Once you’ve completed the bulk of your essay, it’s time to tackle the introduction and the conclusion. These are the two parts of the essay that students tell me they have the toughest time with so I’m  going to spend some time breaking down each one into their specific parts.

What is the point? Why do we need to have an introduction?

Many students have asked me these questions (or some form of them) over the years and the answer is simple: the introduction provides a map of your entire essay. We can’t get to our destination (the conclusion) without knowing which roads to take (body paragraphs).

Even though the introduction will likely be the smallest paragraph (not a hard & fast rule so don’t quote me), it is comprised of several parts. Today’s post will be dedicated to the hook.


The hook is a sentence or two that’s going to draw your readers in and make them want to keep reading.

Imagine if Fahrenheit 451 started off with something like “It’s the future and books are outlawed and sometimes get burned?” Yikes, that’s terrible!

“It was a pleasure to burn” is simple yet complex and sets the stage for the entire novel. A perfect hook.

Because the hook does provide a framework of sorts, it’s best to wait until you’re done (or close to done) with your paper before writing your hook.

Let’s start with some simple DONT’S

– Don’t use a definition. I know it can be tempting to start off an essay with “Dystopia is defined as a society characterized by human misery, as squalor, oppression,disease, and overcrowding or book-burning as in Fahrenheit 451.” But really don’t. It’s been done & done again and while a definition does help provide a framework, a definition is not going to sound like you because, well, it isn’t.

– Don’t be obscure. Yes, your teacher will know that you’re writing about Fahrenheit 451 but you’ll still want to be clear, even in your hook. Stay away from sentences like “The big plot point is that Montag changes his mind about books.” Yawn, right? Plus for someone that’s never read the novel, this sentence will make absolutely zero sense.

– Don’t be obvious. On the flip side of the above is being too obvious. Ignore the want to write something like “The novel is about book burning and the effect of that on society.” While (kinda sorta but not really) correct, obvious sentences are boring and simplistic.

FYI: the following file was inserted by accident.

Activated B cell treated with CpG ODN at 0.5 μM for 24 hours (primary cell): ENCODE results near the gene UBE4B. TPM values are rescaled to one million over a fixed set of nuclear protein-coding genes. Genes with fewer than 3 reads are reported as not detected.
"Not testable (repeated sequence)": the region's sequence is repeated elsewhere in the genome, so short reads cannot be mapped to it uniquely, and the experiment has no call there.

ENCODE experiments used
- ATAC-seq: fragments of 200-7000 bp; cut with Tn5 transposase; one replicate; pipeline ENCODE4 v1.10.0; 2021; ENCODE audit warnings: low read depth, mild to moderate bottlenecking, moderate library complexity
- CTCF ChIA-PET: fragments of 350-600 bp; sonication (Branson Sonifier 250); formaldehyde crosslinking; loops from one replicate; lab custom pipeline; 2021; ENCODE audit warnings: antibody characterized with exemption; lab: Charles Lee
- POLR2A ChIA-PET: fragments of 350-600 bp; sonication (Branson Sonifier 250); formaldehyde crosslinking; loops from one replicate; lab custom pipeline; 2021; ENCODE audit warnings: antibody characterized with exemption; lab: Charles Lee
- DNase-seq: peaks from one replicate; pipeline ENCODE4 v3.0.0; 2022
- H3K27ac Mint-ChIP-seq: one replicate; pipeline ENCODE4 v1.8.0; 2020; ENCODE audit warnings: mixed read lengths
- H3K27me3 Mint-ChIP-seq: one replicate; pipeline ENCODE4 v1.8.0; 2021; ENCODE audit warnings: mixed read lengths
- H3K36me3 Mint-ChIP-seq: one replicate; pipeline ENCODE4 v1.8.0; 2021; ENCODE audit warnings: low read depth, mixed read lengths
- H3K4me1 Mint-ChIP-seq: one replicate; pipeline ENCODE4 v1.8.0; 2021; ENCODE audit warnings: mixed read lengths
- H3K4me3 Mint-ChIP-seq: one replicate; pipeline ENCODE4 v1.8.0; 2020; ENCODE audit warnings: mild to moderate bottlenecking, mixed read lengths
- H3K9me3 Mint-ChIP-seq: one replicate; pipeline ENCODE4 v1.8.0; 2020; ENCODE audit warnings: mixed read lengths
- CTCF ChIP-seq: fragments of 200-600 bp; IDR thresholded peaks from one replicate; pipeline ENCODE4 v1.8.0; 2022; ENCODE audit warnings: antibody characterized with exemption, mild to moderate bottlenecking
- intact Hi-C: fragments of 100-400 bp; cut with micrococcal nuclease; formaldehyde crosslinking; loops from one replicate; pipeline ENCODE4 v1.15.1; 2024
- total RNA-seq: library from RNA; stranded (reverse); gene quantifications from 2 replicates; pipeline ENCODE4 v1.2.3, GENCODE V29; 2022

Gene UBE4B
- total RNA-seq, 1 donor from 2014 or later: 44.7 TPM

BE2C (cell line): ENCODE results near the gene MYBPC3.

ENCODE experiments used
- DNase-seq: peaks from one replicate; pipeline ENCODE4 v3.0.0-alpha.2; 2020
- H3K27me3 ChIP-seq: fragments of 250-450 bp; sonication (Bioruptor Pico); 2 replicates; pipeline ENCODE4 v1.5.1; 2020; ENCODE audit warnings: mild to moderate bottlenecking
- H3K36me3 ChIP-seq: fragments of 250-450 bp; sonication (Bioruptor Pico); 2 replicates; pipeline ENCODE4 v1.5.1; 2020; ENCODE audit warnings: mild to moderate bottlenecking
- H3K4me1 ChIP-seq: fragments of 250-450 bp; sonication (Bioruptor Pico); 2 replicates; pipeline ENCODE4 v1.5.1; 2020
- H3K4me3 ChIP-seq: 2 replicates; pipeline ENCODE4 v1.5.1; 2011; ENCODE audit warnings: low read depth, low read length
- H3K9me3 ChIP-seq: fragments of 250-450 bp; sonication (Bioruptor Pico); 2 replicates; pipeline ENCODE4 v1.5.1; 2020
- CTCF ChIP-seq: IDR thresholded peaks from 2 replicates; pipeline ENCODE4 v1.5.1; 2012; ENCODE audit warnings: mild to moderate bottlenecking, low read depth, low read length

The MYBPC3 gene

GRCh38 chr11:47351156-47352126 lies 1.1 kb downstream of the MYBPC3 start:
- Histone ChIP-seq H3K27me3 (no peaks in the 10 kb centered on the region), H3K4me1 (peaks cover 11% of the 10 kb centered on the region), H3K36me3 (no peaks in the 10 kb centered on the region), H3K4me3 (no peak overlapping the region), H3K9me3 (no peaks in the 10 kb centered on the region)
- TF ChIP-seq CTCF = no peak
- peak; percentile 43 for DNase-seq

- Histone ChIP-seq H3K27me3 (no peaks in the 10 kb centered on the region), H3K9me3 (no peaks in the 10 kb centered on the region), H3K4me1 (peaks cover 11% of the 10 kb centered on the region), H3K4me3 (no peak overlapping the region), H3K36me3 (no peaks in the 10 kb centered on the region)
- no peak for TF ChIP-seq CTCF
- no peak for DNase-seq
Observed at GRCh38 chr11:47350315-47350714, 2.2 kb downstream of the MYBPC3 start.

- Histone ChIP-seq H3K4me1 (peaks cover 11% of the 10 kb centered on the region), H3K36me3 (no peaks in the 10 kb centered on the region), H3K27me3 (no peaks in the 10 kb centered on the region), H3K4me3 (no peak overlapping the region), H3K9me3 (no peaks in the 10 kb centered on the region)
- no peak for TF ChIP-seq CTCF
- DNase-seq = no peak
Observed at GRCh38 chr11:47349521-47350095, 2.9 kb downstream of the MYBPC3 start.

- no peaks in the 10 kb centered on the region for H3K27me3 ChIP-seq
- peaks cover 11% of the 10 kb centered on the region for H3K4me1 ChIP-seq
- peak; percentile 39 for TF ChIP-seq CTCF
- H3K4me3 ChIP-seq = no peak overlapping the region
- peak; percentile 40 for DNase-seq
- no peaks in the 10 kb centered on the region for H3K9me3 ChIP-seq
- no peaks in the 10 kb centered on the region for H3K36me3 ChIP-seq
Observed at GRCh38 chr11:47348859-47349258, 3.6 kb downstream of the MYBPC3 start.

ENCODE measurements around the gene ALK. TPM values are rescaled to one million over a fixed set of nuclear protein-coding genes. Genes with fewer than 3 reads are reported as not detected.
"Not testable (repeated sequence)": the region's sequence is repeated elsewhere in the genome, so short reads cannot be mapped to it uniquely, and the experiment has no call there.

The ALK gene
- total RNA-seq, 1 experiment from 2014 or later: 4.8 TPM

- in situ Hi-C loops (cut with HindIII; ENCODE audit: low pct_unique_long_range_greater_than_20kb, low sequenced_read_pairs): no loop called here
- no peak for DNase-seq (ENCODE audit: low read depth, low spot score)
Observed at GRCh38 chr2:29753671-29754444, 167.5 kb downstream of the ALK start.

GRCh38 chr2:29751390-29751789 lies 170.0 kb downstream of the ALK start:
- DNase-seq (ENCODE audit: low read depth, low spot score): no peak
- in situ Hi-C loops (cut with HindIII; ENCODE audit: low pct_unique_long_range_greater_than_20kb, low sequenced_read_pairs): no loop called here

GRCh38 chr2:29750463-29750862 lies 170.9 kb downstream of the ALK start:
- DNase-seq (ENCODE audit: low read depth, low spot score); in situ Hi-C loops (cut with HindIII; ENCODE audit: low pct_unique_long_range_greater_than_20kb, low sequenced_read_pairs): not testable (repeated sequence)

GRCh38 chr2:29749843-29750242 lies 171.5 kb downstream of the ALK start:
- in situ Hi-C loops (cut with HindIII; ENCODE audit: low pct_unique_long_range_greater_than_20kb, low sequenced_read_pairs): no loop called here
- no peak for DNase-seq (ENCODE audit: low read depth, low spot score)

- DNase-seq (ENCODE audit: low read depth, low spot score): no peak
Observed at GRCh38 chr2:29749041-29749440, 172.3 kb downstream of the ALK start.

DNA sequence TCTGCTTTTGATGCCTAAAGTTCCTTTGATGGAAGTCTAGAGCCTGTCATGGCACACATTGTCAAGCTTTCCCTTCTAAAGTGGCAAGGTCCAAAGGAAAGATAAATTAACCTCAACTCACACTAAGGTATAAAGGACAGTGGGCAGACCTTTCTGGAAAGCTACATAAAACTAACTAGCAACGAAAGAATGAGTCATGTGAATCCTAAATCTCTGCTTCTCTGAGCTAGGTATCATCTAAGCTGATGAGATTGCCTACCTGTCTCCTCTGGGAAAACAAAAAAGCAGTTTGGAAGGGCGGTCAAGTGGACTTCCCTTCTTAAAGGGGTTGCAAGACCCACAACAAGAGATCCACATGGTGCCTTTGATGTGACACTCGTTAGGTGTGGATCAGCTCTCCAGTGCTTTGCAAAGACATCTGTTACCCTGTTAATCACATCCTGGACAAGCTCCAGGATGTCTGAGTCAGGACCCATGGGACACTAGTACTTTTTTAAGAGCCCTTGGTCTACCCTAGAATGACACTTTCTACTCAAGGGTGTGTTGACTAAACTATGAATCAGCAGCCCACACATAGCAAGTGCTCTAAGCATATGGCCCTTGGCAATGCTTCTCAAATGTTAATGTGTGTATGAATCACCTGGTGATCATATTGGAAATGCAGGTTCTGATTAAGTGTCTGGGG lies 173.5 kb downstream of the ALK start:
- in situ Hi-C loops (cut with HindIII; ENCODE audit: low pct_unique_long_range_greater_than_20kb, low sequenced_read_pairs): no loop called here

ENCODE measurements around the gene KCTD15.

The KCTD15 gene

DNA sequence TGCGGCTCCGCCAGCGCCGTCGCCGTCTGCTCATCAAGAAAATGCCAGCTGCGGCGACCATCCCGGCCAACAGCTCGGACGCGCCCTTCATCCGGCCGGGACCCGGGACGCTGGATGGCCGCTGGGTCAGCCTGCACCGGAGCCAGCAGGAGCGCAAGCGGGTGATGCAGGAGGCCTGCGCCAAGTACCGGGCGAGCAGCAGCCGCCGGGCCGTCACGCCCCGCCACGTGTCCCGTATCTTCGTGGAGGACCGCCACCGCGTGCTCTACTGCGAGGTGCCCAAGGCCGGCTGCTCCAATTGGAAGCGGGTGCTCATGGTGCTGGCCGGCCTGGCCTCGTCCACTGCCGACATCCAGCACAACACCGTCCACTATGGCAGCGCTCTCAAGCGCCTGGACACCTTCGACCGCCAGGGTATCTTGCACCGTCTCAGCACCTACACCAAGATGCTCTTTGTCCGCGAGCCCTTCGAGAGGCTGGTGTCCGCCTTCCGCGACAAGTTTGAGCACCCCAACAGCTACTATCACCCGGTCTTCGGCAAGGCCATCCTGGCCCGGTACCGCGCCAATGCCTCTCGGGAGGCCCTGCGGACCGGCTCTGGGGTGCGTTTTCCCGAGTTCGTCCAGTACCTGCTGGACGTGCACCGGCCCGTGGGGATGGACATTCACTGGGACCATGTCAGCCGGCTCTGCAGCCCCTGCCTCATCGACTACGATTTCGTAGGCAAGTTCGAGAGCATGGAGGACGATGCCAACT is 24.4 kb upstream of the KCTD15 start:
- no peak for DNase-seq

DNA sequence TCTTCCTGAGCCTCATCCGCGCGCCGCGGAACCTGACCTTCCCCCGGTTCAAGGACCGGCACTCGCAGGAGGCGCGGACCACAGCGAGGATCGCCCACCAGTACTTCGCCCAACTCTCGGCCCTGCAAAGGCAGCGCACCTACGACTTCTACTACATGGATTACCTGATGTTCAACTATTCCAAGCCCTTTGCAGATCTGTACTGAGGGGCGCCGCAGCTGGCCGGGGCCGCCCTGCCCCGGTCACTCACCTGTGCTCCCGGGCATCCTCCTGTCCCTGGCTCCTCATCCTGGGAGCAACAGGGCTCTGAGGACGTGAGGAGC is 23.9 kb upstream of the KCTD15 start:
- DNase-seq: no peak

– Don’t go back in time. Stay within the parameters of your topic as much as possible. Offering up sentences like “When Gutenberg invented the printing press in 1440, he couldn’t have imagined that a society may consider burning books.” It can be an easy go-to to reach back in time in an attempt to connect your argument to a larger concept but be careful in doing so; you will always want to remain relevant to your topic.

Those are the basic don’ts though the list can certainly be expanded. Do you have any other don’ts when it comes to writing hooks?

Now that you know what to avoid, let’s work on…


Write down the answers to these questions:

1) What is the most interesting thing about your paper?

2) What did you learn about the subject that you didn’t know before writing this essay?

3) Did you discover anything shocking or controversial in your analysis of the subject?

If you don’t yet see a hook (or an idea for a hook) emerging, then ask someone else to read your paper and have them answer these questions.

Once you’ve distilled your paper down to the most interesting elements, you now just need to decide how to craft it. Check out the possible ideas here or here.